Found poems: fragments & theories from
Madeleine Burns


In common with the humanistic psychologies, Mirror Theory examines the hypothetical 'true self'. Everything can be seen in terms of the search for this.

I know, I know.
Life is a pool of mirrors
through which you wade for miles
to find your true reflection

and at last, at last
you recognise yourself:
the mean, the cruel,
the spiteful little body.

Yes, yes. You saw her
in my eyes at first,
these little lakes,
these flooded halls

of truth, and truth to tell
I mirror you most faithfully.
like an expected mother.
But I am not your mother.


There are three aspects of the true self. 1. The invisible self. 2. The reflected self. 3. The self as wished-to-be.

Look in the glass.
I'll hold it. You'll
see loveliness
framed in your face

like the jewel
of a mind embraced
by insight. Dual
deception, fool.


All mirror images involve distortion. This may be a fault in the glass or a matter of flawed vision in the viewer: the latter problem may be addressed - but not necessarily corrected - by recognitive therapy.

I like what I see in your mirror.
I am abashed to find myself so
kind, gentle, assured, loving.

May I come closer?
Ah yes. I like myself.
Loving, assured, gentle, kind.

And closer still.

There is a problem with the design.
I believe the glass is flawed. It errs.
I have never been loving, gentle or assured.
I hate myself. I am the kind
who smashes mirrors.


There is no authentic self. Only wish-to-be images which, in some cases, are destroyed by their opposite: the feared-to-be.

There is only one true self.
It is in a thousand million fragments
broken and glittering.
I stuck one of them in my heart;
several in yours.
You can cry all you like.


Solipsistic reflection, also sometimes termed 'the Narcissus Syndrome', ignores outside reflection and turns only on itself. Sometimes the narcissus image can be challenged (or substantiated) by an acceptable wish-to-be reflection. This occurrence may be interpreted as 'love'. It is generally transitory.

I will be your looking-glass
if you will be mine.
In you I see a thousand of myselves:
smaller, smaller. Endless.
I like my bright reflection.
I like that you like it.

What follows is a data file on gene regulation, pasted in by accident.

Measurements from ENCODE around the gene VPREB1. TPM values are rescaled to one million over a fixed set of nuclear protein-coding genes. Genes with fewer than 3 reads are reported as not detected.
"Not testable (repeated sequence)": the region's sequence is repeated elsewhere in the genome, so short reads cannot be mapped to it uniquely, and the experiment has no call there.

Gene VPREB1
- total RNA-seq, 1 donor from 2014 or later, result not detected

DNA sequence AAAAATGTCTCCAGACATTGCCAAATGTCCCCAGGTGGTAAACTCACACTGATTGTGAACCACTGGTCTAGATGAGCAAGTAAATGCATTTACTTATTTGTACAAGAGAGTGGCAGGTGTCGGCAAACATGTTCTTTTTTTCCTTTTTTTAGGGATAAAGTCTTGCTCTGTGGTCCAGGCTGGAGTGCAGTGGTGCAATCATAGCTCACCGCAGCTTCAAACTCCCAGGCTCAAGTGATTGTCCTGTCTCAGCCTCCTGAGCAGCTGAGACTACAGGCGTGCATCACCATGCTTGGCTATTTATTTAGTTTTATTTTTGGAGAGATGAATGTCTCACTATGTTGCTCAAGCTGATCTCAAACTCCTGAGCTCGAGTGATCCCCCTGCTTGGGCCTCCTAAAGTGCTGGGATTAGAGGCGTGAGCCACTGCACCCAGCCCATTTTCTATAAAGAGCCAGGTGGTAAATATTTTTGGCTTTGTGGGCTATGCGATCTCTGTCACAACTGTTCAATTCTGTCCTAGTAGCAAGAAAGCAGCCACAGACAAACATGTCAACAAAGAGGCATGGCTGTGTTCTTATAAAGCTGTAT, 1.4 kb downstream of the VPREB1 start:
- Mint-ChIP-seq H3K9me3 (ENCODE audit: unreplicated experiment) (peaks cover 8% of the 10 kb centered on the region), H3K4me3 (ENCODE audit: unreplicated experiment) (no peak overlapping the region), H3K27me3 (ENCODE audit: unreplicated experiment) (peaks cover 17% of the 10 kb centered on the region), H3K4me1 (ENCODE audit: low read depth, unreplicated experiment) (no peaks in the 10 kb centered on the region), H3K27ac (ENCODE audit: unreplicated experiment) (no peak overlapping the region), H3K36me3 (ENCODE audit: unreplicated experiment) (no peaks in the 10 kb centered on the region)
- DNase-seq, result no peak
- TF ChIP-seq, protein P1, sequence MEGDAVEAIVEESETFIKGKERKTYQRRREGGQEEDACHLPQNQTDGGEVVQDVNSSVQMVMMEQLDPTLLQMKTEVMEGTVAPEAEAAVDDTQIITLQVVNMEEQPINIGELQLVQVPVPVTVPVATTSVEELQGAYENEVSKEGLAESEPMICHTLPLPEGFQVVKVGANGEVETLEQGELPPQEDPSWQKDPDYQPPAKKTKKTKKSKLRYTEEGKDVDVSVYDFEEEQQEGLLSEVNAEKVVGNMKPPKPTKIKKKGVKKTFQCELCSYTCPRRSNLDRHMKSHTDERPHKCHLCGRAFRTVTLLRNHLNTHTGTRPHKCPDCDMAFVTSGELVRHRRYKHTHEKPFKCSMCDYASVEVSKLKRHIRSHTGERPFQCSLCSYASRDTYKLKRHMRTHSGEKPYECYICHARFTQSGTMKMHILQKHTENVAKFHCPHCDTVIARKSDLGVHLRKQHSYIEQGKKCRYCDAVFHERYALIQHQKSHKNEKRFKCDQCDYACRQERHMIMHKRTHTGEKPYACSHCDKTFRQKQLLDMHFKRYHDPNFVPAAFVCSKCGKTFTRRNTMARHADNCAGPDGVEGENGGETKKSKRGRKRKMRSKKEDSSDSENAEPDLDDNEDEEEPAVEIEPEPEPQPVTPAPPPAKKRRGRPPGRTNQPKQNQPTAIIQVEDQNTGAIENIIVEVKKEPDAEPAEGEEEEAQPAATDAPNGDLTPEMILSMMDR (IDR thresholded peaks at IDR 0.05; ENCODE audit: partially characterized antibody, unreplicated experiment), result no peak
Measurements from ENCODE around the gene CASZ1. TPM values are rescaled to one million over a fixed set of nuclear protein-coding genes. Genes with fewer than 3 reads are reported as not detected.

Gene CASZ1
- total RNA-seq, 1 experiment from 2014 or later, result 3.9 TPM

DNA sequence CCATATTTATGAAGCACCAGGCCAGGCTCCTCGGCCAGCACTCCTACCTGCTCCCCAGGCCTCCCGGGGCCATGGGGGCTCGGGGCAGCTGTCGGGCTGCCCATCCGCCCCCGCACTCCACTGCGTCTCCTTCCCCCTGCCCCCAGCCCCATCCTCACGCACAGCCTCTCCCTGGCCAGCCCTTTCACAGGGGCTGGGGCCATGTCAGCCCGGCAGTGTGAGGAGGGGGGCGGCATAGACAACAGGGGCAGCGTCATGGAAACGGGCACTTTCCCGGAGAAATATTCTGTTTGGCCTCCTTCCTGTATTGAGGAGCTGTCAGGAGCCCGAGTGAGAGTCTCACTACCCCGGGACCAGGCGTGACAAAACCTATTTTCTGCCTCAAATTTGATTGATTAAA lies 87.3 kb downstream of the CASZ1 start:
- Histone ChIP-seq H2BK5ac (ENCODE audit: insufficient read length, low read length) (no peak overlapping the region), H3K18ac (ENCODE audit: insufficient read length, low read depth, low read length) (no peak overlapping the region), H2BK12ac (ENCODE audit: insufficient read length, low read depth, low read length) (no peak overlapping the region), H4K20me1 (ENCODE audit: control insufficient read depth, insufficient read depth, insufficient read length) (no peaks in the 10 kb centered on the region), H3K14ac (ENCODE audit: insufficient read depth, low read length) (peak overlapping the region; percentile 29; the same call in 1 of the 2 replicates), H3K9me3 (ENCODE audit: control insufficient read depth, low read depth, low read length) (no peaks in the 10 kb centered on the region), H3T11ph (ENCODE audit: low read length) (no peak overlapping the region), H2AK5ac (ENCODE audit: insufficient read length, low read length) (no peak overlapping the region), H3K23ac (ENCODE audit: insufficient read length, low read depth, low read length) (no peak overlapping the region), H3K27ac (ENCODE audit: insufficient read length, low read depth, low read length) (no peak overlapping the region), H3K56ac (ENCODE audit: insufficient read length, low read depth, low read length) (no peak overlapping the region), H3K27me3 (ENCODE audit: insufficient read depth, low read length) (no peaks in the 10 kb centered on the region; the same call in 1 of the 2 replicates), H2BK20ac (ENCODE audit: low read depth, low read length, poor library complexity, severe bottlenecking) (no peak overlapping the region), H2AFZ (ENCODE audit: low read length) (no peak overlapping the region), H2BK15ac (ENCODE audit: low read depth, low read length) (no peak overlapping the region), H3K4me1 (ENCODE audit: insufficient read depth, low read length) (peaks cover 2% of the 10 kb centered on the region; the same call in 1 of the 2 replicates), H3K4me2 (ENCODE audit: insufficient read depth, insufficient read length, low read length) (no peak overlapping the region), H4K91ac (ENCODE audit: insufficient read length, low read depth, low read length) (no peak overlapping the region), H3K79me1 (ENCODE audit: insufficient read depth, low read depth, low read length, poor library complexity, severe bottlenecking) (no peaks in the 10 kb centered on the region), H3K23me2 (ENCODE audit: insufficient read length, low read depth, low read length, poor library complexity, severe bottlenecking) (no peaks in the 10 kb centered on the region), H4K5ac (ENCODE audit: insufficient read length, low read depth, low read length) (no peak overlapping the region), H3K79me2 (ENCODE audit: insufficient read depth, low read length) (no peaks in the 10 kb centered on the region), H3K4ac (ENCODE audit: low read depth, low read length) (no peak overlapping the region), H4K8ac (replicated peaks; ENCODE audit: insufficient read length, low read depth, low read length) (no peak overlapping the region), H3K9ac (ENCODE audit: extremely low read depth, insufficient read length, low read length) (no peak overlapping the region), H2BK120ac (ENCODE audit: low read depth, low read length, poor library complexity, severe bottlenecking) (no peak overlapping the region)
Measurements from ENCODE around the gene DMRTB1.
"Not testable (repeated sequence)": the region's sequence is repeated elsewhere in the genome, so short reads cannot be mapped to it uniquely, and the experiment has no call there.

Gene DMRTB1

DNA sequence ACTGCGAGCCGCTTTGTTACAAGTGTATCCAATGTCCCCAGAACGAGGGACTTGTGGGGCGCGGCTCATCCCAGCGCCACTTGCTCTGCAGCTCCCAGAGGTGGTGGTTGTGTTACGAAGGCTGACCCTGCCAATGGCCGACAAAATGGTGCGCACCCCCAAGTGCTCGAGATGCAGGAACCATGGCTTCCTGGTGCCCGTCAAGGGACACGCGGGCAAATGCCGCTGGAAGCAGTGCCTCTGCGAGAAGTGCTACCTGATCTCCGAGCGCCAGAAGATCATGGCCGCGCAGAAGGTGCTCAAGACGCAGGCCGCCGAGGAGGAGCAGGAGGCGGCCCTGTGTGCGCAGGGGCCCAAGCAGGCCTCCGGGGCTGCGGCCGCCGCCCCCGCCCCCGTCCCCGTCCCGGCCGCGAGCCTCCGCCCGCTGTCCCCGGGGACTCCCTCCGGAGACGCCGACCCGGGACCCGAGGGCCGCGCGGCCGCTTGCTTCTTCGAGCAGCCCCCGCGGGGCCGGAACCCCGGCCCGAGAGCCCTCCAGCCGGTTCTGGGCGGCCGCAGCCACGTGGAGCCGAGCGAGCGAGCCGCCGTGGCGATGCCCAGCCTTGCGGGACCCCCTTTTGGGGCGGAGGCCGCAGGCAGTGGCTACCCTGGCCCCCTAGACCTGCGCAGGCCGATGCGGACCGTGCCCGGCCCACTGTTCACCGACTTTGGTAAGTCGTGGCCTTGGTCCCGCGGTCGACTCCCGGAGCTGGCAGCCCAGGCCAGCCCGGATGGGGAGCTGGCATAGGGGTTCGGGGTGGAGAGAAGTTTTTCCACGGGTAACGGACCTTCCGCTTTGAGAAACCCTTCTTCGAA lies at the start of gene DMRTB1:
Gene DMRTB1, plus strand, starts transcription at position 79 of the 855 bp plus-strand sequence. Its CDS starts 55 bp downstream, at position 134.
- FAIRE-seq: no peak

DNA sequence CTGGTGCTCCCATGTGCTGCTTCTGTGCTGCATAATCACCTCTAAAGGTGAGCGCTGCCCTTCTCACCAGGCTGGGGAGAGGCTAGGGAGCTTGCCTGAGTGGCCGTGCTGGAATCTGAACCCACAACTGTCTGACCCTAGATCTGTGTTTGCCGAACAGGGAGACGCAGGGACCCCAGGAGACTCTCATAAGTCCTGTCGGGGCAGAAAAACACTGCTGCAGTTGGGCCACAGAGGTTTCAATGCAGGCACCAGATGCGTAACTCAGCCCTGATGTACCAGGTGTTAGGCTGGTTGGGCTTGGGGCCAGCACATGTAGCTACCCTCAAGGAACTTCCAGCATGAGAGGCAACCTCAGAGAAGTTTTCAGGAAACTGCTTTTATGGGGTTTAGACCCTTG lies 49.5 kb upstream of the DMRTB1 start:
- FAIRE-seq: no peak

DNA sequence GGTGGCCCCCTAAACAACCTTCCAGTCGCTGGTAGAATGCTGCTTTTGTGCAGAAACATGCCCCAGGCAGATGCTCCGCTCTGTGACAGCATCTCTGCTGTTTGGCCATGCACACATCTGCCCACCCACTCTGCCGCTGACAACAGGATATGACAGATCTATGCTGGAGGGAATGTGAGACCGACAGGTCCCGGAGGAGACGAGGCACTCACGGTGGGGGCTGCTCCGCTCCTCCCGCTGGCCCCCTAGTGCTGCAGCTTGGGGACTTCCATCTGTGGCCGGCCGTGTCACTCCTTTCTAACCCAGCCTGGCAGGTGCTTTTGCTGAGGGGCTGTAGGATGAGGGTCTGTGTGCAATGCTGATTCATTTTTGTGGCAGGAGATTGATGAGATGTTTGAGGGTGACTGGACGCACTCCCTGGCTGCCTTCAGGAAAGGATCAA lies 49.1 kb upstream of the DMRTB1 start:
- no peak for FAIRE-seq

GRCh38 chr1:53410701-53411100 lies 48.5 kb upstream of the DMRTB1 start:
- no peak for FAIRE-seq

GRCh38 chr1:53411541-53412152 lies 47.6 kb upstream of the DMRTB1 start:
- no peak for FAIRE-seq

Can we stay together always? Quick.


There are many types of distortion. Some are almost certainly biochemical in origin. A more surreal reading of the situation might infer that the image sometimes chooses the person - we term this the 'unwished' self. In some belief systems, it is named Destiny.

The day I saw the mirror lies
the day I saw
the day -

it was terrible.
I saw ugliness - mine.
Blood in her eyes.


It is impossible to offer no reflection. It is equally impossible not to offer some degree of distortion. To argue otherwise is delusive, if attractive.

I love you because your house has no mirrors
so I have stopped looking for myself
but I am hungry.
Why do you say it's time to go?


Where, when and how the feared-to-be image is acquired is open to debate. It is not always, as has been suggested, implanted in infancy, though readiness to blame the parent is almost certainly achieved in the early years.

The new-born has no problem with decisions
but there are issues. Food is an issue
and there is curiosity which will not go away.
The baby is impervious to mirrors
for a little while. Then one day
it sees a person in its mother's eyes
who may decide everything.


The 3 Rs: 1. Reflection 2. Reaction 3. Either Refusal (Rejection) or Rationalisation (Reciprocation)

There's no need to
- give up smoking
- get bigger breasts

Show him a reflection
of the man he really wants.

Mostly it's easy. He wishes to be
- tall and resourceful
- desirable and potent

Lift up the heavy glass. See?
He falls in love with himself
and you can have him, little Echo,
so long as you can bear the weight.

But put down the mirror, even for a moment,
and someone else may pass
with another glass.


The partner may offer an accepted wish-to-be reflection; this situation, however, is not necessarily reciprocal.
I have always been very bad  
I am very bad  
and I am very bad because
I like to be bad  
I want to feel good
punish me  
because I am bad 
and because 
you love me 
because I am bad 
and because I need you 
not to  
very bad



The choice of reflection reflects a key aspect of the true self - which can never be - but has moving existence in the many wish-to-be reflections. We work on the basis that therapy may validate an acceptable wish-to-be and weaken the power of the feared-to-be.

The world is full of mirrors. Every day more. Lovely
deceptions, flawed with light and darkness.

In them we see ourselves wise.
We see ourselves see.
But even this is theory, only theory.


I give you yourself.
or surprise.
Accept or reject.

If it is not too late,
love is better than hate.


Nothing destroys 'free' choice so quickly as recognising a self-image. Such an image is no more the 'true self' than any of the others. Emotionally, however, it will feel true. Recognitive therapy works against instinctive impulses and recognitions. Our 'natural' instincts usually lead to neither happiness nor truth, and they are never natural.

in isolation
no rejection

does not reflect

Dr Madeleine Burns, a twentieth century clinical psychologist, wrote copious notes and letters to colleagues on what she termed 'Mirror Theory'. These were discovered after her death. Some have since been published as 'poems'.

Helena Nelson

If you've any comments or questions about these poems, Helena Nelson would be pleased to hear from you.

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